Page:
How Did Socrates Influence His Contemporaries?

Socrates is an iconic philosopher today, but here are five ways he influenced his contemporaries, too.

Mar 1, 2024By Natalie Noland, BS Politics, Philosophy, and Economics

how socrates influence his contemporaries


Many great philosophers have emerged from Ancient Greece, but one of the most impactful was Socrates. Thanks to his wide-ranging philosophical interests, innovative teaching methods, and impact on his students, Socrates’s legacy endures today. But it’s not just modern-day thinkers who look to Socrates for wisdom; his contemporaries —such as fellow philosopher Plato, military commander Xenophon, and playwright Aristophanes — were also influenced by him. Here are five ways Socrates’s life and teachings impacted those around him. 


Socrates Passed on the Importance of Philosophical Inquiry 

The Thinker (Le Penseur) by Auguste Rodin, 1904, Musée Rodin, Paris. Source: The Met


Although Socrates’s works are far-reaching and encompass a wide range of philosophical fields — from politics to ethics to metaphysics — one thing remains common throughout: his emphasis on philosophical inquiry. Socrates was interested in examining fundamental questions, and he didn’t necessarily care about reaching an answer; he aimed to explore different avenues of thinking to expose critiques rather than firmly taking a stance. This interest in discussion over answers was passed on to Plato, who used his works to explore topics like justice, virtue, the nature of the soul, and reality. Socrates influenced not only the topics Plato discussed but also how he discussed them.


His Socratic Method Became Popular

Statue of Xenophon in Vienna. Source: Britannica


Socrates was influential not just because of his lessons but also how he taught them. Now known as the Socratic Method, Socrates pioneered a long-lasting discussion model during his lifetime; he utilized the teaching strategy by posing questions to his students to challenge their critical thinking and expose faults or contradictions in their thinking. The discussion format is still used today, and it also impacted his contemporaries. Although Plato might be most well-known for adopting the strategy, another of Socrates’s contemporaries, Xenophon —a philosopher, historian, and military leader — also presents his writing in a dialogue format, such as in “Memorabilia.”


The Philosopher’s Distrust of Written Words Impacted Others’ Texts

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Socrates was infamously skeptical about the written word, leaving behind no physical works of his own. As a result, most of what is known today about the great philosopher comes from others. While his contemporaries didn’t share this distrust — Socrates was a bit of an outlier when it came to not leaving a paper legacy — it did influence those around him. His student Plato spent his life incorporating Socrates’s words and teachings into his own accounts, helping to create the Socratic legacy that prevails. It caused Plato’s works to focus heavily on Socrates, and it impacted how Plato wrote and presented his ideas.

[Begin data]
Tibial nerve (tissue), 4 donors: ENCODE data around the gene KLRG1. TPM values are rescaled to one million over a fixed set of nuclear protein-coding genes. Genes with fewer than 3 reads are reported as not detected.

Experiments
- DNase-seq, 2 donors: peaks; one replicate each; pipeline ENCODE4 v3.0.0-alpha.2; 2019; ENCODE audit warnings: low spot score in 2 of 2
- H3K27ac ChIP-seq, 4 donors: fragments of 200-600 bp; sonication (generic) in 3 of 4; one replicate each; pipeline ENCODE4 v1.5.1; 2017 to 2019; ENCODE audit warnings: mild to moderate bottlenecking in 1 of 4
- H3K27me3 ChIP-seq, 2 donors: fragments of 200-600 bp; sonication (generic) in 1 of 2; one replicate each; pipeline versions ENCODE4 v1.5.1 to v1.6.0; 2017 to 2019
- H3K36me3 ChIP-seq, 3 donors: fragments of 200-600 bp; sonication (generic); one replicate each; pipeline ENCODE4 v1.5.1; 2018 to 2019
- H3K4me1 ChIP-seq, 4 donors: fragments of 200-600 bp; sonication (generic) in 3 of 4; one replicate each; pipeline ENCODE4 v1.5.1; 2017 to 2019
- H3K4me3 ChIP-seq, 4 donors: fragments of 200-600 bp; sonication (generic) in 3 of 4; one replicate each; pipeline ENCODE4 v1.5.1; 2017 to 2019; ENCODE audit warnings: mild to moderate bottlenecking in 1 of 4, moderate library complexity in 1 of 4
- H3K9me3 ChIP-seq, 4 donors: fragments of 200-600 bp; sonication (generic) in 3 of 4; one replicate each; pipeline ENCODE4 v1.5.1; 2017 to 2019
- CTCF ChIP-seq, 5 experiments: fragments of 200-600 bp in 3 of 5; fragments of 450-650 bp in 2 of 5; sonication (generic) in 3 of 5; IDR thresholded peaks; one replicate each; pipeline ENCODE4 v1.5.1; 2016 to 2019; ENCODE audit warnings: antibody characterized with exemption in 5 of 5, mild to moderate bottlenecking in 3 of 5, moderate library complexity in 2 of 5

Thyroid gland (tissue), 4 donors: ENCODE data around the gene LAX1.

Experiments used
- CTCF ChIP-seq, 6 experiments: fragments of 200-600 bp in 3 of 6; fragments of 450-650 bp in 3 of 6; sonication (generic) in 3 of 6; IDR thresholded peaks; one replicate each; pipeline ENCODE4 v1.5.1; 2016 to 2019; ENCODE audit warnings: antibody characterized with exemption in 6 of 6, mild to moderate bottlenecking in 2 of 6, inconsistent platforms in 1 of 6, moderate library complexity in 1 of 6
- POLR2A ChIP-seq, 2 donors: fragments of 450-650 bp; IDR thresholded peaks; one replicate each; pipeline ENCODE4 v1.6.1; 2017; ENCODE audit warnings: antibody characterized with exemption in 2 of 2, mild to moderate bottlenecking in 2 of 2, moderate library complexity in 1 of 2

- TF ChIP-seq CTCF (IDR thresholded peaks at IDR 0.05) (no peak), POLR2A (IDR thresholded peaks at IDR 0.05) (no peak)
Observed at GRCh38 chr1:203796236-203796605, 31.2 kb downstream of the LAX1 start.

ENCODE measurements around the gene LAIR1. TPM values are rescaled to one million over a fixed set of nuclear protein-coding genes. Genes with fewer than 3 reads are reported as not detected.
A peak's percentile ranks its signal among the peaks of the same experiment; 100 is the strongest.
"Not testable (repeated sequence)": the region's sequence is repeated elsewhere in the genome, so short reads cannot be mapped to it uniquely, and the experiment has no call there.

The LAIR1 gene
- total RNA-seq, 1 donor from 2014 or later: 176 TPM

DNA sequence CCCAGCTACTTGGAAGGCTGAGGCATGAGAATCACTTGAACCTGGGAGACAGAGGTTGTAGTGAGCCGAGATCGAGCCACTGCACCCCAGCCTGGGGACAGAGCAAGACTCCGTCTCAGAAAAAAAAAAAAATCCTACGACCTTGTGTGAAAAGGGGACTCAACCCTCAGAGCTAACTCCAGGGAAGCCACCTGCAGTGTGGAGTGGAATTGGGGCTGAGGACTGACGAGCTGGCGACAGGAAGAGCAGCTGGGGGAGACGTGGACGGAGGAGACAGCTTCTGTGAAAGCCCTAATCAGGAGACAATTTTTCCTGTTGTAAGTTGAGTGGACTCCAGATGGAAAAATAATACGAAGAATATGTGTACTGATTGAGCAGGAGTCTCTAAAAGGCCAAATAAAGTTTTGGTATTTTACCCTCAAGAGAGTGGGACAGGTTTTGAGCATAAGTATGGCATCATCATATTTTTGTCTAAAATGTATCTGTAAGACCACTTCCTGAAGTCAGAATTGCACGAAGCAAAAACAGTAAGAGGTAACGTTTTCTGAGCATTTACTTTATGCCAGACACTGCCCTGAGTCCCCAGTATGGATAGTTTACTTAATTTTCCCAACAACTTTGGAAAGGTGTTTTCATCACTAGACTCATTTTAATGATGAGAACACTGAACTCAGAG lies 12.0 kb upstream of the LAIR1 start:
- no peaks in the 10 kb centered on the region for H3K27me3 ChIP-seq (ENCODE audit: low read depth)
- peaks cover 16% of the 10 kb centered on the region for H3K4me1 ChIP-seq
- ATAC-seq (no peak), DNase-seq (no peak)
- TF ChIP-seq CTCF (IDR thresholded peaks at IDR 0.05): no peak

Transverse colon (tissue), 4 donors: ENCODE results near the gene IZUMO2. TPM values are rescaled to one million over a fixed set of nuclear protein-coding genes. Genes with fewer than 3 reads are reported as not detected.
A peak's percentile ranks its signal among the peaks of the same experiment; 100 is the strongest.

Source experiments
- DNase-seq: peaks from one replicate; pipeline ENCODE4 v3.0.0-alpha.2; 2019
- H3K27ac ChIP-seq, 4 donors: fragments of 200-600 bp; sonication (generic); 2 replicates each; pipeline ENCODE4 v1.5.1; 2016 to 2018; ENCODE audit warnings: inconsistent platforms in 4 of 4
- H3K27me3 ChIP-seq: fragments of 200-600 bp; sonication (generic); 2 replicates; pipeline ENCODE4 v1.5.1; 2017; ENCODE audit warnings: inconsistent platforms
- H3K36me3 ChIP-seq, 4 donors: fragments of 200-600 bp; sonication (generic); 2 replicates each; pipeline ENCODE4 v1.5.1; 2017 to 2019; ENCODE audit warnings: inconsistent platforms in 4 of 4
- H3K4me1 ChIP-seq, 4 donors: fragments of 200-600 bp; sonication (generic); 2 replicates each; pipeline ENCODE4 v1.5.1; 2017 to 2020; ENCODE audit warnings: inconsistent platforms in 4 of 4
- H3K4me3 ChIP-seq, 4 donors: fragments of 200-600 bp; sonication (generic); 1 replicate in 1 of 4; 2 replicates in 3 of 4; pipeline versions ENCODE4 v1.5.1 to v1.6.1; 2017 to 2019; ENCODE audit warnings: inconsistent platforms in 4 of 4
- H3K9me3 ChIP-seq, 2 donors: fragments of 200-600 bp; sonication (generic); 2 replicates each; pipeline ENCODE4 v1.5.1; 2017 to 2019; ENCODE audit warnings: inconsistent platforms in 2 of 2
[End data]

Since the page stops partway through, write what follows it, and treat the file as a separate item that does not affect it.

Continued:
Socrates Valued Knowledge and His Students Did Too

The School of Athens by Raphael, 1509-1511. Source: Musei Vaticani.


One of Socrates’s most prevalent teachings was about the nature and importance of wisdom and the necessity of accepting personal ignorance. No one can know everything and true wisdom can be found only once that is acknowledged. This particular belief had an impact on Plato’s own views regarding wisdom. Building on Socrates’s thoughts, Plato used his famous cave allegory in “The Republic” to explore knowledge, reality, and understanding by likening the shadows on a cave’s walls to misinformed perceptions of the world. Plato equates a person journeying to the world outside the cave to the journey toward wisdom, which directly builds off Socrates’s ideas of wisdom as a goal to aspire to. 


His Trial and Death Influenced Philosophers and Literature

The Death of Socrates by Jacques-Louis David via the Princeton Museum of Art


Charged with impiety and corrupting the youth of Athens, Socrates was sentenced to execution by a jury. Plato wrote about the trial and death in his work “Apology” and depicted Socrates’s defense and dignity through his ultimate end. Plato’s views of the relationship between the individual and the state were directly impacted by these events, as well as his thoughts on the roles of justice, philosophy, and society.


Socrates’s death didn’t just impact his contemporary philosophers, though. Comedic playwright Aristophanes, who lived in Athens around the same time as Socrates, depicted a satirical version of Socrates in his play “The Clouds,” portraying a fictional version of Socrates’s trial and death. While the representation isn’t accurate, it shows the influence of Socrates’s life on many different aspects of life in ancient Athens.

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By Natalie NolandBS Politics, Philosophy, and EconomicsNatalie is a freelance writer from Rhode Island. She has a BS in Politics, Philosophy, and Economics from Northeastern University with a minor in Writing. Her academic interests include ancient philosophy, logic, and game theory. She enjoys reading, watching movies, and kayaking in her spare time.